To create the block:  Choose a piece from your cut fat eighth stack –  place piece 1 with the right side facing away from the paper so that it covers the center wedge entirely – making sure that there is at least ¼” excess around all of the lines.  You may want to hold it up to a light source to make sure the lines are covered.  I like to put in a pin to make sure this piece stays put.

    Your second piece of fabric is a background piece – it will be placed with the right side of the fabric facing the right side of the first piece of fabric you pinned.  You will be sewing on the line between piece 1 and 2.  Make sure the length of the background fabric extends a full ¼” past the edge of the block on both sides and that, when flipped over, it will cover the full corner of the block, including the ¼” seam allowance.


    Using an open-toe foot (or your regular piecing foot if you don’t have an open-toe foot) begin sewing the line between 1 and 2. Backstitch a few stitches at the beginning and end to lock in your stitch.


    Before you flip over Piece 2, trim the excess away (leaving ¼” seam allowance) by folding back the paper.


    Once you flip over Piece 2, your block should look like this:

    Next, you will want to trim ahead of your next piece to keep that nice ¼” seam.  I really love using an Add-A-Quarter ruler. I will demonstrate how it works.  If you don’t have one, continue to trim as you did in the previous step, after you sew the seam.  

    On the paper side, take a postcard or index card and place it on the line between 1 and 3. 


    Fold the paper back over the postcard creating a stiff edge.


    Place the Add-A-Quarter ruler on the postcard edge.


    Trim to a perfect ¼” seam with your rotary cutter.



    Fold the paper back up and flip the block over.  Now you can line up your next piece directly on the cut fabric, right sides together.

    Flip the block over and sew on the line between 1 and 3. Remember to backstitch at the beginning and the end of the line.

    Flip the fabric over and press.

    Repeat the steps above to trim the line between 1 and 4 with the Add-A-Quarter Ruler.

    Add piece 4 along the cut edge of 1, right sides together.




    Flip block over and sew along the line between 1 and 4.
    Flip the fabric over and press.

    This is what your block should look like now.



    Flip the block over and trim away excess – cut on the OUTER line (this includes a ¼” seam allowance for the blocks).


    Now, you have a trimmed block.

    Create 4 smaller blocks to make one larger x block.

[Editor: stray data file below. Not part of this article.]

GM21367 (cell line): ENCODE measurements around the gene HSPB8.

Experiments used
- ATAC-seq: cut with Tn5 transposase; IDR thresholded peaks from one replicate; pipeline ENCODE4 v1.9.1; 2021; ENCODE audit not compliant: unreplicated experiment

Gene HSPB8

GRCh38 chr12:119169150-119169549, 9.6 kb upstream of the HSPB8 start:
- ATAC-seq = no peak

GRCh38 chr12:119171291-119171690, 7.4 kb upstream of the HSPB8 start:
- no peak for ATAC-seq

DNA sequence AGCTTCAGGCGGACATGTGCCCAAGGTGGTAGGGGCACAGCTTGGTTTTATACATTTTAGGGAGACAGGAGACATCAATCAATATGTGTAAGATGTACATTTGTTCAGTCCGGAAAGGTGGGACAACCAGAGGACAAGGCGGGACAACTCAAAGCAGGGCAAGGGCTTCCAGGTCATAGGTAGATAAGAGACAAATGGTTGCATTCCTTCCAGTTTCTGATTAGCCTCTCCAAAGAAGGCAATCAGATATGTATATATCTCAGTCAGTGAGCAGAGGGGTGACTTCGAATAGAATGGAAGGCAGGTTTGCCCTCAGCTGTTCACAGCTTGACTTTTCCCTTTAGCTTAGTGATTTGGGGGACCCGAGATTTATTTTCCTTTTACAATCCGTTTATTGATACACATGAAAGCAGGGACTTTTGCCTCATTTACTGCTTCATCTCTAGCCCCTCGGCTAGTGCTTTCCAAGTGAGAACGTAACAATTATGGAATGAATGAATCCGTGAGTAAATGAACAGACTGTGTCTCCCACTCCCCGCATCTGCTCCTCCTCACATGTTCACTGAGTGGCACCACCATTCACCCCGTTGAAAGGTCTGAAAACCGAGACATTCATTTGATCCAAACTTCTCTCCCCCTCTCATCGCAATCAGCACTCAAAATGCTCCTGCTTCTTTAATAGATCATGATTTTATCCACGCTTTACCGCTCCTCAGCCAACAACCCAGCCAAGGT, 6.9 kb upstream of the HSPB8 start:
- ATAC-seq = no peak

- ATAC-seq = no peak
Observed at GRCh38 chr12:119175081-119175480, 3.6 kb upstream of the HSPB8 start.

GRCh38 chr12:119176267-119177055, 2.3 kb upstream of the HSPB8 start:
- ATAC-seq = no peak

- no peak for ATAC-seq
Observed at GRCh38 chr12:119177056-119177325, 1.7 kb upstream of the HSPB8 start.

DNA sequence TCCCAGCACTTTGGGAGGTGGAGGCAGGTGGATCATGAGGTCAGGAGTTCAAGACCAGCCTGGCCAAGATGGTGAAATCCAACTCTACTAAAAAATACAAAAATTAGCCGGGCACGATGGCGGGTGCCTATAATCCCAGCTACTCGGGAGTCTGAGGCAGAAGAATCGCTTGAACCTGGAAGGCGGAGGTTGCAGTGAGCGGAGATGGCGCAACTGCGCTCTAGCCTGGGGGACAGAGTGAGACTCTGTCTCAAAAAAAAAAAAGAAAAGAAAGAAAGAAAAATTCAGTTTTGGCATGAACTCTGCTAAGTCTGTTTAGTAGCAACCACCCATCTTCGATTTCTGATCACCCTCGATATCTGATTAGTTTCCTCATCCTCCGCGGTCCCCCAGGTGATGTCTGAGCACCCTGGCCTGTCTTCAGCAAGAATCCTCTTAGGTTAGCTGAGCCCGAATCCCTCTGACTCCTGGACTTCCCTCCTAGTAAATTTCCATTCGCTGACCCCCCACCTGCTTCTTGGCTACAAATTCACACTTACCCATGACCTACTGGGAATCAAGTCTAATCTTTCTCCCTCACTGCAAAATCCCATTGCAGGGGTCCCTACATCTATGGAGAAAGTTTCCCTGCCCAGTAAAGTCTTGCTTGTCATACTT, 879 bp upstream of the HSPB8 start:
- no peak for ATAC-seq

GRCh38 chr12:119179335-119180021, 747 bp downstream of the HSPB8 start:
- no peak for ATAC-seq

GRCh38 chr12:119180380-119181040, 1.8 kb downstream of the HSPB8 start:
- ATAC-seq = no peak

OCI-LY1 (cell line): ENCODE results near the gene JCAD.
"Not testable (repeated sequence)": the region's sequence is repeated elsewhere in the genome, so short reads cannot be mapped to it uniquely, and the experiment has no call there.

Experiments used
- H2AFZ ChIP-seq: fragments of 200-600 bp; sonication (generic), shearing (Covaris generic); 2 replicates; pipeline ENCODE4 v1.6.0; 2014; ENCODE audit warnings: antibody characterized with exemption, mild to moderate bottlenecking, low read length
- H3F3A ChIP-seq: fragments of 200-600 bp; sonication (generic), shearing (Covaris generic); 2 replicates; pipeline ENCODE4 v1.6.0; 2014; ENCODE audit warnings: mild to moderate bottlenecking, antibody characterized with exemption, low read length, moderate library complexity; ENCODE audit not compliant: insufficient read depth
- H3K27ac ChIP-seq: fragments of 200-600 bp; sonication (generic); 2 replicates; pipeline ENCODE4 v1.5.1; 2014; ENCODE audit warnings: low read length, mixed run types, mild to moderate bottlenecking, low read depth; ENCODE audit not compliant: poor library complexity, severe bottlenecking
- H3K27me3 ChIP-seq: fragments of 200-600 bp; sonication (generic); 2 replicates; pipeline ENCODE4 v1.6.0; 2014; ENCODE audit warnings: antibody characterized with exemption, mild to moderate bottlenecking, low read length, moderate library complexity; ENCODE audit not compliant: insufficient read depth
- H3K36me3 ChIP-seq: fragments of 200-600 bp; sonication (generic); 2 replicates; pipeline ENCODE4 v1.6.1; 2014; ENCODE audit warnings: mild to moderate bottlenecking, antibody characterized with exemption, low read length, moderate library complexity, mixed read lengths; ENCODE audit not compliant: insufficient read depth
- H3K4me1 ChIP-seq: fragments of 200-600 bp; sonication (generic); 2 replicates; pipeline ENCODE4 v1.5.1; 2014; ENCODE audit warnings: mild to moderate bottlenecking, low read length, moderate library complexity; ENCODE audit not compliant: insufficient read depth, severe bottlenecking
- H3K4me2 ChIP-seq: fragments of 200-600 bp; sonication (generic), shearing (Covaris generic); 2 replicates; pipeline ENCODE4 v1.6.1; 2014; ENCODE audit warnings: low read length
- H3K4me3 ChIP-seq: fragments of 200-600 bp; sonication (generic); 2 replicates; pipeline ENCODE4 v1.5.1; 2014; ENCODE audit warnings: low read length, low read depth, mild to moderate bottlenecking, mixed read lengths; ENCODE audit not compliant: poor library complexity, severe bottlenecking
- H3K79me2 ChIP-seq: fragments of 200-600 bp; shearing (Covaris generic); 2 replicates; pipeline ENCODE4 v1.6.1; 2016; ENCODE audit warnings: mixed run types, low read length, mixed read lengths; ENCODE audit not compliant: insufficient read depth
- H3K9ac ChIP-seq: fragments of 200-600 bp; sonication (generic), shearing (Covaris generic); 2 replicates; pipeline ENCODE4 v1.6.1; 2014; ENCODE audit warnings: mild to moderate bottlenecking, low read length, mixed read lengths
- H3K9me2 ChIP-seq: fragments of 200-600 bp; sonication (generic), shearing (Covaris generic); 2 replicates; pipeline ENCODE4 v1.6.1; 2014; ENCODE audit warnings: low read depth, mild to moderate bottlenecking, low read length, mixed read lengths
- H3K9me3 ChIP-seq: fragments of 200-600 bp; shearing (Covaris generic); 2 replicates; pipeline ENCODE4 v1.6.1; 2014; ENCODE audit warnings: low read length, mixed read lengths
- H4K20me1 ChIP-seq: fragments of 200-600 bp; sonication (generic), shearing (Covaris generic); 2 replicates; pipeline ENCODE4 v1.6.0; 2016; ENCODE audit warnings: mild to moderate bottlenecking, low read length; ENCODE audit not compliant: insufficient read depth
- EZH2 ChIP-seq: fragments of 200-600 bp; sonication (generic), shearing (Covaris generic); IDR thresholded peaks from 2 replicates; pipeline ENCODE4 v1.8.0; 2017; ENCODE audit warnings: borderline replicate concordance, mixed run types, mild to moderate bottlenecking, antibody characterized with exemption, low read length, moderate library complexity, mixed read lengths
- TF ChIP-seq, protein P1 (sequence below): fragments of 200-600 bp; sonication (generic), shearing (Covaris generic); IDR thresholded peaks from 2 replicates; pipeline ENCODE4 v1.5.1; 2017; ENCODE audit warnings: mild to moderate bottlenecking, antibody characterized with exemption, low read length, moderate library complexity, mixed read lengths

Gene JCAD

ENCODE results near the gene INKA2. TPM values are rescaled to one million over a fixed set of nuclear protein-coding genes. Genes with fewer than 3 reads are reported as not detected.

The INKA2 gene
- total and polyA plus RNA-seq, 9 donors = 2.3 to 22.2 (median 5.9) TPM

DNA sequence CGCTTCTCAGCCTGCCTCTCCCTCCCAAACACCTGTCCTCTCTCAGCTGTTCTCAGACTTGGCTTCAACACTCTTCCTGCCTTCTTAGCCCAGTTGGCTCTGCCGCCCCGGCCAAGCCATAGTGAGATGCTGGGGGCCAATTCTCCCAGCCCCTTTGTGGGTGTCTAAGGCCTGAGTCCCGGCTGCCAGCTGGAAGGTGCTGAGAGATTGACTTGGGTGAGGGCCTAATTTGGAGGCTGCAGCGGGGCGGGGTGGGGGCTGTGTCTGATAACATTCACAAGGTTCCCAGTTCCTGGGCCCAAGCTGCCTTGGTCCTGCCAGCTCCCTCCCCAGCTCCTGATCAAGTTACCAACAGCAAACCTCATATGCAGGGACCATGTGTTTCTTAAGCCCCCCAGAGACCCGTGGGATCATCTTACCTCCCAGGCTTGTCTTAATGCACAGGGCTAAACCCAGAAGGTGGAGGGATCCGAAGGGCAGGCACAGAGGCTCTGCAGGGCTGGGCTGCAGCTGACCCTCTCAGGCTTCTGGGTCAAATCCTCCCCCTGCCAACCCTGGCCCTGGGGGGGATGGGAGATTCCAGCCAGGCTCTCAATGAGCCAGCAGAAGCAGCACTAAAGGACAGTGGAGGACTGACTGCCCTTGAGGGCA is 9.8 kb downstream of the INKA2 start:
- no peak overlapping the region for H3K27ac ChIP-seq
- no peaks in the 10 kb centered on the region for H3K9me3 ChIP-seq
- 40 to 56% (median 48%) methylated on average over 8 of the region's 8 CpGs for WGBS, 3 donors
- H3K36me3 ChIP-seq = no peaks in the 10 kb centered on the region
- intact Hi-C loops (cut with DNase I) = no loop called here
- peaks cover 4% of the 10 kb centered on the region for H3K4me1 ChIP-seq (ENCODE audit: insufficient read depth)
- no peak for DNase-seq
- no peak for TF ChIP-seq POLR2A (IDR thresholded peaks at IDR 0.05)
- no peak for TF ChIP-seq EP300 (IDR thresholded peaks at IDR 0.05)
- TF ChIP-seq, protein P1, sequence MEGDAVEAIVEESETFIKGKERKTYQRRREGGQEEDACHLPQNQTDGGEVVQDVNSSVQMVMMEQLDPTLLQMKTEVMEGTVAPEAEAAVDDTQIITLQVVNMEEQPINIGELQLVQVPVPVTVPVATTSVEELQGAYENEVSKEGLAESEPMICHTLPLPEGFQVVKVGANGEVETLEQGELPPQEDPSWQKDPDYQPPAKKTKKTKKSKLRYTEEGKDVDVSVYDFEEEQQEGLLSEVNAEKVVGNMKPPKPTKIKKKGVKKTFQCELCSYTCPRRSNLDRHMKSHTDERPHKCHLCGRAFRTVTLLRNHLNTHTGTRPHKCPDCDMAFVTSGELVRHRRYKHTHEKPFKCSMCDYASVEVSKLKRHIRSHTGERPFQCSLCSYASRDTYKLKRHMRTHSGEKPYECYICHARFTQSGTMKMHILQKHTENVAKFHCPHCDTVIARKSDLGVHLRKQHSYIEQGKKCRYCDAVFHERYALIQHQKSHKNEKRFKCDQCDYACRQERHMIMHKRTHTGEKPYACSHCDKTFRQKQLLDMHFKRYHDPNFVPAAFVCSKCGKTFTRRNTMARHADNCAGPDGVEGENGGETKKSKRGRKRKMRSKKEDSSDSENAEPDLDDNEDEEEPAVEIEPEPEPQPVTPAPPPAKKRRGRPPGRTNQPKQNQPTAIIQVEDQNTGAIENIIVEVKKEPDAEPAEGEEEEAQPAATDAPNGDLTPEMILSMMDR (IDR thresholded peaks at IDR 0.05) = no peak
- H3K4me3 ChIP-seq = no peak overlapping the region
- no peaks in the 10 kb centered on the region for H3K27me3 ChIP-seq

Switch over to your ¼” foot and increase your stitch length back to 2.5.  Join the bottom two blocks and the top two blocks and then sew the top row and bottom row together for a completed X block.




    Make 16 of these blocks choosing assorted prints from your fat eighth bundle and backgrounds from your three background fabric choices. 

    Lay out the blocks on point, alternating a solid square between each block.  If you are using a fabric where the orientation of the design matters, keep in mind as you cut that you will be laying these out on the diagonal.

    Blocks are now on the bias, so be aware of stretching.



    A design wall is invaluable for a layout like this – I needed to make sure the wood grain on my brown blocks all went the same way.  Now is a good time to cut the wood blocks and setting triangles if you have a directional print that matters for these blocks.  


    I like to cut these blocks a little generous to make sure there is plenty when it comes time to trim them down.





    Here is the corner all trimmed up.




    I embroidered our last name to the quilt – aren’t you supposed to label everything you bring with you when you go camping? 😉

    Make a quilt sandwich with your favorite batting and your backing.  The back will need to be pieced since it is larger than the width of standard fabric.

    Quilt and bind according to your favorite method. I opted for a simple straight line quilting design to mimic the wood grain in the background.


     

    58″ x 58″ lap size quilt, perfect for snuggling up in front of the fire on your family camping trip!


    Stacey Napier
    {thetiltedquilt.blogspot.com}

    3D Pinwheel Throw Quilt


    Hello Moda Bake Shop readers! I’m Anjeanette and I am so happy to be back with you, sharing this adorable new quilt. Come visit me anytime at byAnjeanette.blogspot.com. When I saw this new line from Bonnie and Camille, I knew it had to be made into something fun and whimsical.  Enter a 3 dimensional pinwheel to fit the bill.


    1 Fat Eight Stack  
    3 3/4 yards Penny White 55065-19
    1 yard Penny Lime 55065-13
    4 yards Hop Navy 55062-17 (Backing)
    1 yard Red 55064-11 (Binding)


    Starch your fabric first. We are sewing on the bias and it will help to keep the fabric stabilized. We are also going to end up with a really dense seam in the pinwheel with all the layers of the fabric. Normally I use a scant seam, or skinnier than 1/4”. But for this throw, I suggest to sew with a larger than 1/4” seam. The seams in the pinwheel have many layers of fabric and I find that it is easier to get a nice flat pressed seam when there is more of a seam to press.

    From the white, cut:
    10 WOF (Width of Fabric) X 6″